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CUSIP – Committee on the Uniform Security Identification Procedure Numbers

Committee on Uniform Security Identification Procedure Number (CUSIP) Definition

This is a nine-character alphanumeric code used to identify a North American financial security for the clearance and settlement of trades. It was adopted under Accredited Standards X9.6 as an American National Standard. It is owned by the American Bankers Association and operated by S&P Global Market Intelligence.

The operating body which is known as CUSIP Global Services (CGS)  is the National Numbering Agency (NNA) for the whole of North America, and CUSIP is the National Securities Identification Number (NSIN) used for the products from the US and Canada. CGS is used to assign all the NSIN in the US.

A Little More on CUSIP

The CUSIP system was developed by a committee formed in 1964 which later established the CUSIP Service Bureau in 1968 at the time of Wall Street paper crunch. This system has been growing over time to cover a wide range of securities, IPO’s, preferred stock as well as the listed options of US and Canada.

The database of CGS has issuer and issue-level identifiers together with standardized descriptive data for over 14 million financial instruments and entities. CGS is also responsible for assigning the ISIN in more than 35 markets as the designated national numbering agency.

Antitrust review

The European Commission charged S&P capital IQ back in November 2009 with abusing its position as the only provider of ISIN codes for US securities through requiring a licensing fee for their use from European financial firms and data vendors. This behavior was regarded as unfair pricing citing cases like clearing or regulatory compliance where there are no other alternatives.

The European Commission argued that other similar agencies around the world did not charge the fees at all or did so depending on the distribution costs and not usage. CGS/S&P capital IQ disagreed with the commission but offered to develop a low-cost, low-value feed or particular US ISINs to be used by the participants of the European Economic Area. Later, a formal agreement was reached.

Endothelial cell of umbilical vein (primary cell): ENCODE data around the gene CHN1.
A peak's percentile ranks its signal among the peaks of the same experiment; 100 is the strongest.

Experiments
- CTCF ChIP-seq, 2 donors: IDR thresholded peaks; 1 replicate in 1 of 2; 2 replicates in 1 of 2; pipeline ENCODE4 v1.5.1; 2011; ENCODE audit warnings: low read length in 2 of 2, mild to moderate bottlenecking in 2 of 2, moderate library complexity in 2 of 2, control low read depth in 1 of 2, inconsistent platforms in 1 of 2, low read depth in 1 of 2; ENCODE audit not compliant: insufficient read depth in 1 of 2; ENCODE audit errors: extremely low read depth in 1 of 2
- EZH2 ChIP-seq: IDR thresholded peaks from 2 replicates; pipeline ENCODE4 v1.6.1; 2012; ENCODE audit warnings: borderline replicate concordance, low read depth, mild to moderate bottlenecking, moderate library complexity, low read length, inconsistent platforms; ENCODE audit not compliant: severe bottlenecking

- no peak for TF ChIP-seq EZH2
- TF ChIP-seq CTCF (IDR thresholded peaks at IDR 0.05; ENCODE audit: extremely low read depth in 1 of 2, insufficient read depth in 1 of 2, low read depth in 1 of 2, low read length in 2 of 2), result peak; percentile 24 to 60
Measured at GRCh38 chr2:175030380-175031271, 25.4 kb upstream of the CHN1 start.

The CUSIP code contains nine characters and the first six are the base, and they uniquely identify the issuer. These issuer codes are alphabetically assigned from a series which includes intentionally built-in gaps for the possibility of future expansion. The 7th and 8th character are used to identify the exact issue while the 9th digit is a checksum that is automatically generated. Sometimes the last three characters are letters which provide room for expansion.

In each collection of 1,000 numbers, 990 to 999 and 99A to 99Z are for internal use. This allows a user to assign an issue number to any issuer relevant to his holdings but doesn’t qualify for coverage under the CUSIP numbering system. Other issuer numbers are reserved for the user for them to be assigned to non-security assets or to number the internal assets which are miscellaneous.

Although the 7th and 8th character represent the exact issue, the format largely depends on the type of security. The numbers represent equities, and the letters represent fixed income. In commercial papers, the first character is gotten from taking the letter code of the maturity month while the second is the day of maturity. Letters are used for numbers over 9.

The first security to be issued by any issuer is numbered as 10, and then subsequent issues are numbered through the addition of 10 to the last number used. This prevails up to 80 where the next issue is 88 which then goes down by tens. The issue number 01 is used in labeling every option on equity from that issuer.

Fixed income labels utilize a similar method, but they use letters instead of digits since there so many of them. The first issue is labeled AA, and then the next is A2 followed by 2A and A3. The letters I and O are omitted to prevent them from being mistaken as 1 and 0. However, CUSIP has some special characters used with private placement numbers in the insurance industry.

The 9th digit is generated automatically using the Modulus 10 Double Add Double technique which is based on the Luhn algorithm. It is calculated by multiplying every second digit by two. In the case of letters, they are converted to numbers by their ordinal position in the alphabet beginning with A=10.

References for Uniform Security Identification Procedure (CUSIP) number

Academic Research on Committee on Uniform Security Identification Procedure (CUSIP) number

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